we evaluate the call (f 5) by evaluating the body of f, (+ x y) in an environment that first has x bound to 5, and then has the environment surrounding the defintion of f:

( (x) (5)   ( (x y) (2 3) ) )

You will see in the next two homeworks how this environment is created. At present we need to create the tools that will allow this.

Section 2: The environment datatype

It is possible to set up the environment using only Scheme lists. It is more robust to use define-datatype to work with Scheme datatypes. Recall that we could create a structure holding a list of atoms, which I'll call an "alis," with

(require (lib "eopl.ss" "eopl"))

(define-datatype alis a-list?
          (first atom?)
          (rest a-list?)))

We could build up structures with definitions such as

(define zip (empty-alis))
(define a (nonempty-alis 1 zip))
(define b (nonempty-alis 2 a))

Finally, we could build some helper functions to take apart an alis into its component parts:

(define head (lambda (l)
       (cases alis l
              (empty-alis () 'error)
              (nonempty-alis (first rest) first))))

(define tail (lambda (l)
       (cases alis l
              (empty-alis () 'error)
              (nonempty-alis (first rest) rest))))

So, for example (head b) is 2 and (head (tail b)) is 1.

In a similar way we can define a datatype for our environments. An environment is either empty or else it is a triple consisting of a list of symbols, a list of values, and the previous environment:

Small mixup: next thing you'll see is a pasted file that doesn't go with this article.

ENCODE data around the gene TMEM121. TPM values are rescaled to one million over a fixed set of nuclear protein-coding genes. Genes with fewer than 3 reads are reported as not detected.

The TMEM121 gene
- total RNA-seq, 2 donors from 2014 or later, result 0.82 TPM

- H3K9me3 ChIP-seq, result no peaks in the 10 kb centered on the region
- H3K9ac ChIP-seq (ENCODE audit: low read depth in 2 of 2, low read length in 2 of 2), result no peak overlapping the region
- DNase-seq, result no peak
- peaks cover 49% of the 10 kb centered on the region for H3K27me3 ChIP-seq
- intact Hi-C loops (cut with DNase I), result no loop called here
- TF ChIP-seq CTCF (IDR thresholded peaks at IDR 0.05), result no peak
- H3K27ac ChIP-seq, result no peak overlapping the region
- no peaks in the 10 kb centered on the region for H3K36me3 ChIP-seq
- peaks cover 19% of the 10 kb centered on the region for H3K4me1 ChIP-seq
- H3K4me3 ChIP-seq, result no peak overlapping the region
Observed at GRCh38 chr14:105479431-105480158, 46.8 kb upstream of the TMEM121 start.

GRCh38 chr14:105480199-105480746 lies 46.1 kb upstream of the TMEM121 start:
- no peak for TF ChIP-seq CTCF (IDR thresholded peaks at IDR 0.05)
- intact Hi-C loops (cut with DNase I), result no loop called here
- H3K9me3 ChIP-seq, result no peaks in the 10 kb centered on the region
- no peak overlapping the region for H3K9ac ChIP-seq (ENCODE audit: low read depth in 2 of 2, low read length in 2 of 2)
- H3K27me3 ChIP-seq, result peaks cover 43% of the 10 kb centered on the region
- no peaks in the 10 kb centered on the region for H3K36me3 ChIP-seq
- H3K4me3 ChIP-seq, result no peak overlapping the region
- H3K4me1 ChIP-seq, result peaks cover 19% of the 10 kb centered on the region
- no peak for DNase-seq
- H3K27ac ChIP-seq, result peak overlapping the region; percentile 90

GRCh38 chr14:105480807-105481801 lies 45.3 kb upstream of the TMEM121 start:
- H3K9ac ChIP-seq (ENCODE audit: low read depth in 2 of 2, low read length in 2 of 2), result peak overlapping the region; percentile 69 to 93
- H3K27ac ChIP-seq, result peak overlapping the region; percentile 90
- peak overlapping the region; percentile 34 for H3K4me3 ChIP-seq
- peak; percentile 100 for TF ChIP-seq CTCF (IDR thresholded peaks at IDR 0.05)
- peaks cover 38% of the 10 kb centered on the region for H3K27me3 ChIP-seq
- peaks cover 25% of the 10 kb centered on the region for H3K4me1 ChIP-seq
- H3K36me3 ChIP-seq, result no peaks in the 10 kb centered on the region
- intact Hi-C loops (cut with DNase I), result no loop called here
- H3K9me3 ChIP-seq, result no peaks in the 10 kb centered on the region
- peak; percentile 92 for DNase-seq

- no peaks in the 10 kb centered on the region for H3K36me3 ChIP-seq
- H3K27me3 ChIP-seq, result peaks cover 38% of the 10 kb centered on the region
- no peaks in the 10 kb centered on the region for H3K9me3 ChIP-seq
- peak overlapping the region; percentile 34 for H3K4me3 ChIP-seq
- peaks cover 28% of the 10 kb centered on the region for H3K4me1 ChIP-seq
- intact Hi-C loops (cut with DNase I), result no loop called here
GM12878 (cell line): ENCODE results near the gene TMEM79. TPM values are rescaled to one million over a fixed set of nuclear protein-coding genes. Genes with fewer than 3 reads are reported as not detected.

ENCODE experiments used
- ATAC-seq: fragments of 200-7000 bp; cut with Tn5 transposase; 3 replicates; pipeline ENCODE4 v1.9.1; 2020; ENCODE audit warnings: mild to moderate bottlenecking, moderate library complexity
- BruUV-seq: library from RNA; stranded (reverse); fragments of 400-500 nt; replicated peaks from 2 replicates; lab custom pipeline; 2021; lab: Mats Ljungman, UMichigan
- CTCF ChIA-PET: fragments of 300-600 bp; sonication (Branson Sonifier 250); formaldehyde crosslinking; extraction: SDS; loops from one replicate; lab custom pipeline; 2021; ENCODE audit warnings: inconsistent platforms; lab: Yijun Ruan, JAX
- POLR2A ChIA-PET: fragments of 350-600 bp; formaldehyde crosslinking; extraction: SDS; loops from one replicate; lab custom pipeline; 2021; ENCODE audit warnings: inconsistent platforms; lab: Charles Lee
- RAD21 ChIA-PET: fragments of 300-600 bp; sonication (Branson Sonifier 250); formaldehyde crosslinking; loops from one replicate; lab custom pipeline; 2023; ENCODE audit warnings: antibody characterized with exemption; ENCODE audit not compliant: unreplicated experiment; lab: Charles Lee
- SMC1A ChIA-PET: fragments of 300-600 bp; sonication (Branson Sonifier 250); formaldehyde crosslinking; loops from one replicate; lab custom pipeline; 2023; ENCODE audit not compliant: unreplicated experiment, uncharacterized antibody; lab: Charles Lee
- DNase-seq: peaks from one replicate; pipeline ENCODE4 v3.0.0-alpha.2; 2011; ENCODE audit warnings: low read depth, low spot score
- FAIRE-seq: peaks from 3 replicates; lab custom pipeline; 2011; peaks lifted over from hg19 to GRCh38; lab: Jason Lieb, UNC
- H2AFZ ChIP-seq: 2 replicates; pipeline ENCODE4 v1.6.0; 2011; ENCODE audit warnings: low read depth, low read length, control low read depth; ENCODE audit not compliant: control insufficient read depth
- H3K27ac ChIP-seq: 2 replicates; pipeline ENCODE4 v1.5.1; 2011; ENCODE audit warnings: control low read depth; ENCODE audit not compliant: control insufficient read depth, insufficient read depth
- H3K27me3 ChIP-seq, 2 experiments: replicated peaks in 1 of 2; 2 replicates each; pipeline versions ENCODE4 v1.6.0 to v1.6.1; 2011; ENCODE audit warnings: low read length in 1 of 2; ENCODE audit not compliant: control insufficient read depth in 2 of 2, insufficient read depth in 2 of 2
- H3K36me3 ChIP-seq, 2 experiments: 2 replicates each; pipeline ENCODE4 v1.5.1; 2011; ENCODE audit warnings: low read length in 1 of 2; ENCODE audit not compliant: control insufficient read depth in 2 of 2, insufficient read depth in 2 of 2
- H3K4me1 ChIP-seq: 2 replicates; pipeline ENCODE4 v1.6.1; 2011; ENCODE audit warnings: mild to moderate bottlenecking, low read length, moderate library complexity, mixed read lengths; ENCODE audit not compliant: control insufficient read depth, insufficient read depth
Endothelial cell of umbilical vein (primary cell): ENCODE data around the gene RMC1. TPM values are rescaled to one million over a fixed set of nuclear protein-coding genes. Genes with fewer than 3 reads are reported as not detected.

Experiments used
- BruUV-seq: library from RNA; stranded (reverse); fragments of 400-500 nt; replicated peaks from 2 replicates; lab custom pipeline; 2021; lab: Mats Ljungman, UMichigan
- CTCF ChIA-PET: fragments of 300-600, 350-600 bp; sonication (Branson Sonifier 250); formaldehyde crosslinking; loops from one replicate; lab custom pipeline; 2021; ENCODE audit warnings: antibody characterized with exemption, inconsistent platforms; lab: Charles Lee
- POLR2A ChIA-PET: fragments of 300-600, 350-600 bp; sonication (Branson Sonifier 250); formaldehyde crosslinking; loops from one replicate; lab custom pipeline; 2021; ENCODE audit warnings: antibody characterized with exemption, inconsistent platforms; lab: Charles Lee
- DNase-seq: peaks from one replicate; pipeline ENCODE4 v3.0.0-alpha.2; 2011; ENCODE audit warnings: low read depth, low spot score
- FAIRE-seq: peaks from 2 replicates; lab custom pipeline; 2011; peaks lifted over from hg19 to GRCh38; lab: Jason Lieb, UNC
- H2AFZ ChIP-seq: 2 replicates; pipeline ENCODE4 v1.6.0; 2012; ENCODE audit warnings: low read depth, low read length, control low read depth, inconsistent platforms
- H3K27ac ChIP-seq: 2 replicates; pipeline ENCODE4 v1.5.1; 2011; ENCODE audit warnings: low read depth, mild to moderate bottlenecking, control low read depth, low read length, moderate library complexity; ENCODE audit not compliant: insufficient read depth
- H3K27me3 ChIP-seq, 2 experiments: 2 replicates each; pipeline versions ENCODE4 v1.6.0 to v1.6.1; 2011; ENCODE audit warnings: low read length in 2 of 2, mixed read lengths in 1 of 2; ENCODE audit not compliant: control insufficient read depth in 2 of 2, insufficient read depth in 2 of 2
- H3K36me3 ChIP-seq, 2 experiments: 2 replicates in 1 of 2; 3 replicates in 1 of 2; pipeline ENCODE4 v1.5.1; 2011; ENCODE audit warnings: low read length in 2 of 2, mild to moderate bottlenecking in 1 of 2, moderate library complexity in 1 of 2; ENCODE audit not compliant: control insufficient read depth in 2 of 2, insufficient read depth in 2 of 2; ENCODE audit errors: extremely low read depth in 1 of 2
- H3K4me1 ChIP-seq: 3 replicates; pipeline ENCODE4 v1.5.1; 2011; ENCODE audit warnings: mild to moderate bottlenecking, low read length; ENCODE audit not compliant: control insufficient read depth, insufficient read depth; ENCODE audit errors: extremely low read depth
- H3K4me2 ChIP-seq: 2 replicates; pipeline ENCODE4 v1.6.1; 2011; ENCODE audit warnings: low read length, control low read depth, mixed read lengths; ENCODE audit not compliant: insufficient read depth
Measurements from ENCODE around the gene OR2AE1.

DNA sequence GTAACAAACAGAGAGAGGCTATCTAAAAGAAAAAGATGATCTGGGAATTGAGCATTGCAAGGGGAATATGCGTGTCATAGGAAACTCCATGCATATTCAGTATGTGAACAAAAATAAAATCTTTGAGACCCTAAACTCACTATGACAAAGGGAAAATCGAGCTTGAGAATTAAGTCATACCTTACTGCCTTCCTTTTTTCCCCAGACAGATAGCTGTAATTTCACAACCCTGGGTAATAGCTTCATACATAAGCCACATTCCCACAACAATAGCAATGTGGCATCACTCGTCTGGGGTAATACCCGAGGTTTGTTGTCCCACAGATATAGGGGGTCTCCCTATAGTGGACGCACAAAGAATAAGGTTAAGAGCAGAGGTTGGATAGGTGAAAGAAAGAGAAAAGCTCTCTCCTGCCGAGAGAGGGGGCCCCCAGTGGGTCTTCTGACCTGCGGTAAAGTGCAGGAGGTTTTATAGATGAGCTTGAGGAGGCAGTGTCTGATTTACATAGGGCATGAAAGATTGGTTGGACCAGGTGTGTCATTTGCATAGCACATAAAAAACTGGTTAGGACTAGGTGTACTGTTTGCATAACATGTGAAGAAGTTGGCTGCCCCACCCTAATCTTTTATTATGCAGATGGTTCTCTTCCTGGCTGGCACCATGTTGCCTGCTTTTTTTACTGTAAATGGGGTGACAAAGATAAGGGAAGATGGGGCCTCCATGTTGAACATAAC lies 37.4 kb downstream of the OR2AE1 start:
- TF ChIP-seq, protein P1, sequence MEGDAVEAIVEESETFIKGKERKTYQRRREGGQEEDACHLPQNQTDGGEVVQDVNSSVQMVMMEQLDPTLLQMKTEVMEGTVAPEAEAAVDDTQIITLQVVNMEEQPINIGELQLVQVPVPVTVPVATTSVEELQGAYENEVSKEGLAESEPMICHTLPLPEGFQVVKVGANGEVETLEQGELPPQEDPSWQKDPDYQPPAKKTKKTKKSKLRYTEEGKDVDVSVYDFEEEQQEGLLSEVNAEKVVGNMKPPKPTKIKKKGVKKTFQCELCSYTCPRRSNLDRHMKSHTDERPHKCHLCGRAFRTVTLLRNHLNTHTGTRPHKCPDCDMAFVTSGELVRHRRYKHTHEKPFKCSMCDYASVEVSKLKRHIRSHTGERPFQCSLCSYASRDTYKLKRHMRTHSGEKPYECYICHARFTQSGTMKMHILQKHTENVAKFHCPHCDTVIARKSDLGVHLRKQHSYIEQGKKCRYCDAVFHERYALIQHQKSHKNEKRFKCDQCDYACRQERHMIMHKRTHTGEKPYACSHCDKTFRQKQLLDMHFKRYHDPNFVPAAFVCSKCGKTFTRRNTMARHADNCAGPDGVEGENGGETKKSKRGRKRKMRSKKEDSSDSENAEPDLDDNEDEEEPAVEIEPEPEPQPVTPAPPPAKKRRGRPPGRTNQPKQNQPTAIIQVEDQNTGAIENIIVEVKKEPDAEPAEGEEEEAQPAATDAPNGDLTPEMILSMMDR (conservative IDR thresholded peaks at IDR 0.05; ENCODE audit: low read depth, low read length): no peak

(require (lib "eopl.ss" "eopl"))

(define-datatype environment environment?
              (syms (list-of symbol?))
              (vals (list-of anything?))
              (env environment?)))

(define anything? (lambda (v) #t))

We can define a unique empty environment (whick lets us check if we are in the empty environment:

(define the-empty-env (empty-env))

We build up new environments with procedure extended-env. For example

(define EnvA (extended-env '(x y) '(1 2) the-empty-env))
(define EnvB (extended-env '(x z) '(5 7) EnvA))

All that remains is to build some helper functions to look up bindings in an environment.

Section 3: apply-env


Create a Scheme file env.ss that contains the define-datatype definition of the environment datatype. Write function apply-env, which takes an environment and a symbol and returns the first binding for that symbol in the environment. For example, with environments EnvA and EnvB defined as above

(apply-env EnvA 'x) should return 1
(apply-env EnvB 'x) should return 5, and
(apply-env EnvB 'y) should return 2

If apply-env does not find a binding for the symbol you should invoke the error handler:

    (error 'apply-env "No binding for ~s" sym)

Section 4: The initial environment


Add to your env.ss file definitions of the-empty-env and a new environment called init-env that contains bindings for variables x and y to numbers (such as 1 and 2); we will use this initial environment to test out features of MiniScheme before we implement expressions that allow us to extend the environment with new bindings.